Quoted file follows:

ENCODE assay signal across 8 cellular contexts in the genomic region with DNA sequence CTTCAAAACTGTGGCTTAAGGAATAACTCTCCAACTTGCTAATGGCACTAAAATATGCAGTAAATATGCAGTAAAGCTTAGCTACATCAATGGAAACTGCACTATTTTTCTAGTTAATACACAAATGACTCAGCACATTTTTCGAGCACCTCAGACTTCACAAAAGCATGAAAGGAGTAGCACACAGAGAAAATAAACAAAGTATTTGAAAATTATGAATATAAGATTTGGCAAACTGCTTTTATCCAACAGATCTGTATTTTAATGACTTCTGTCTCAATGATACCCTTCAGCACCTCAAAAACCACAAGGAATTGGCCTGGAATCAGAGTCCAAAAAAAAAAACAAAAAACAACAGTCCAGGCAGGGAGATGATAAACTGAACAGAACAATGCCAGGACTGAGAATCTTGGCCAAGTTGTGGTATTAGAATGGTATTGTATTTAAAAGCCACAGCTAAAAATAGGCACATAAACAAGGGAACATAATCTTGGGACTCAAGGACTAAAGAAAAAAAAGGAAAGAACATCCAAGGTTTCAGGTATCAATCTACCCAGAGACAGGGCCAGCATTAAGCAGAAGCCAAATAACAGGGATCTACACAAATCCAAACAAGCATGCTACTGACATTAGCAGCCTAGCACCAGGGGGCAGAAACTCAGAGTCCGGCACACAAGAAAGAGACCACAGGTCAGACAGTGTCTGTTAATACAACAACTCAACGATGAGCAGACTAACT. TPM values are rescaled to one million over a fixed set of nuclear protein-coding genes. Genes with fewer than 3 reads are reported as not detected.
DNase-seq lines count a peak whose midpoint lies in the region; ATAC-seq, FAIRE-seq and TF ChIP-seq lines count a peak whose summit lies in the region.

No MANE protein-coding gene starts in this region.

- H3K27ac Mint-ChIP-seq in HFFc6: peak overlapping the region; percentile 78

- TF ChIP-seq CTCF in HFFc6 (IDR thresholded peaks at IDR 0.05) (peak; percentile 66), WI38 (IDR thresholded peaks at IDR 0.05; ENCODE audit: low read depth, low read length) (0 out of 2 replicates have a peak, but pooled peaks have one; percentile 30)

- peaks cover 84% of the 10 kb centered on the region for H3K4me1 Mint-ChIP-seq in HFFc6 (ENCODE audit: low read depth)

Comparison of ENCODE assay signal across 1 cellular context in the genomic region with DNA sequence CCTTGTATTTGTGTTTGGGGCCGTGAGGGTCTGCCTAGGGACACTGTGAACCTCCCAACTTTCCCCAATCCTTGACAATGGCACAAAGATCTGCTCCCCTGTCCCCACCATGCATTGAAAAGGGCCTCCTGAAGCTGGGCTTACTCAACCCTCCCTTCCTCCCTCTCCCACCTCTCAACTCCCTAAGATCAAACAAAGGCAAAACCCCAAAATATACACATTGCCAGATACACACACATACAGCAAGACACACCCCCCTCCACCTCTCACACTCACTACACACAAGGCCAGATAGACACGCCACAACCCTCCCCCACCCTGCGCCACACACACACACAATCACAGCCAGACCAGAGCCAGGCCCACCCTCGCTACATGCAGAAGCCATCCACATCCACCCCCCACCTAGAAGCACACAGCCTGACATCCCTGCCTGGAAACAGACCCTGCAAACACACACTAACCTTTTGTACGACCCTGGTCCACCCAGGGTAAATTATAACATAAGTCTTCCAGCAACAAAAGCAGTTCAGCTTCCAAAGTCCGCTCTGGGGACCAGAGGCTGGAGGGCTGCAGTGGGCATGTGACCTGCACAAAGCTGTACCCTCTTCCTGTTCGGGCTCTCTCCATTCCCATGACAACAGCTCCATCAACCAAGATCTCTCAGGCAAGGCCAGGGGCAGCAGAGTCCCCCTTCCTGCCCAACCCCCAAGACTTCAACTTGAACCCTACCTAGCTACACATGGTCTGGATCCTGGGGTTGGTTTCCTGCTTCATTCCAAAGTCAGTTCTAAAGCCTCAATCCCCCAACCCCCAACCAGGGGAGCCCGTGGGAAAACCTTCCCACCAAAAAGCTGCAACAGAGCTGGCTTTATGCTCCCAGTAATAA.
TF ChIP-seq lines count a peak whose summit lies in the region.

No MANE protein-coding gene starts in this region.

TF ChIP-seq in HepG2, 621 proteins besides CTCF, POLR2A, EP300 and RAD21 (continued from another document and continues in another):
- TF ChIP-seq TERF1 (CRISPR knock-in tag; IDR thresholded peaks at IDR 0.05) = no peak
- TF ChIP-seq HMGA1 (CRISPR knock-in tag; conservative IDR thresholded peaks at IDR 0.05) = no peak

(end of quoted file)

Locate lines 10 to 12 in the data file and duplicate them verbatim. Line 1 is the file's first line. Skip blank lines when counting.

TF ChIP-seq in HepG2, 621 proteins besides CTCF, POLR2A, EP300 and RAD21 (continued from another document and continues in another):
- TF ChIP-seq TERF1 (CRISPR knock-in tag; IDR thresholded peaks at IDR 0.05) = no peak
- TF ChIP-seq HMGA1 (CRISPR knock-in tag; conservative IDR thresholded peaks at IDR 0.05) = no peak